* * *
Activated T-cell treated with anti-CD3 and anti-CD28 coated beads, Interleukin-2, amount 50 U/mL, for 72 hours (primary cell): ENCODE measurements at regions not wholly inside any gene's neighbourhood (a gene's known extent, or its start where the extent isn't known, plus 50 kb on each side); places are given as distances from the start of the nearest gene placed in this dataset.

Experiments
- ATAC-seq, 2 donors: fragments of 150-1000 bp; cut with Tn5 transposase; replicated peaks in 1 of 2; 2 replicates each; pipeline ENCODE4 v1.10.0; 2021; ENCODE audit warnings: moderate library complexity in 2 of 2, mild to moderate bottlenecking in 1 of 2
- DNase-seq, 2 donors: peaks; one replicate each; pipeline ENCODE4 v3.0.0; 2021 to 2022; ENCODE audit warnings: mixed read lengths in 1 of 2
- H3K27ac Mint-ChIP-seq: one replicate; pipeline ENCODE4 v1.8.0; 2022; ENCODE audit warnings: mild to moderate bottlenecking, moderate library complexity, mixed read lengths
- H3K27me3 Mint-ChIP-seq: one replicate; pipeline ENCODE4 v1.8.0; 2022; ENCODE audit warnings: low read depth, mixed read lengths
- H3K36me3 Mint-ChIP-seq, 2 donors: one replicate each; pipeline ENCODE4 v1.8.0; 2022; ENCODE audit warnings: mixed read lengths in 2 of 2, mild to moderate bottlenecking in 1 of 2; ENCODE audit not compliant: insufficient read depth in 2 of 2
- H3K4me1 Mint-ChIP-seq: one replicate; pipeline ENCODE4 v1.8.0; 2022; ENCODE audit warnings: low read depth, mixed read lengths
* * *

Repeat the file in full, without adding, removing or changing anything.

Activated T-cell treated with anti-CD3 and anti-CD28 coated beads, Interleukin-2, amount 50 U/mL, for 72 hours (primary cell): ENCODE measurements at regions not wholly inside any gene's neighbourhood (a gene's known extent, or its start where the extent isn't known, plus 50 kb on each side); places are given as distances from the start of the nearest gene placed in this dataset.

Experiments
- ATAC-seq, 2 donors: fragments of 150-1000 bp; cut with Tn5 transposase; replicated peaks in 1 of 2; 2 replicates each; pipeline ENCODE4 v1.10.0; 2021; ENCODE audit warnings: moderate library complexity in 2 of 2, mild to moderate bottlenecking in 1 of 2
- DNase-seq, 2 donors: peaks; one replicate each; pipeline ENCODE4 v3.0.0; 2021 to 2022; ENCODE audit warnings: mixed read lengths in 1 of 2
- H3K27ac Mint-ChIP-seq: one replicate; pipeline ENCODE4 v1.8.0; 2022; ENCODE audit warnings: mild to moderate bottlenecking, moderate library complexity, mixed read lengths
- H3K27me3 Mint-ChIP-seq: one replicate; pipeline ENCODE4 v1.8.0; 2022; ENCODE audit warnings: low read depth, mixed read lengths
- H3K36me3 Mint-ChIP-seq, 2 donors: one replicate each; pipeline ENCODE4 v1.8.0; 2022; ENCODE audit warnings: mixed read lengths in 2 of 2, mild to moderate bottlenecking in 1 of 2; ENCODE audit not compliant: insufficient read depth in 2 of 2
- H3K4me1 Mint-ChIP-seq: one replicate; pipeline ENCODE4 v1.8.0; 2022; ENCODE audit warnings: low read depth, mixed read lengths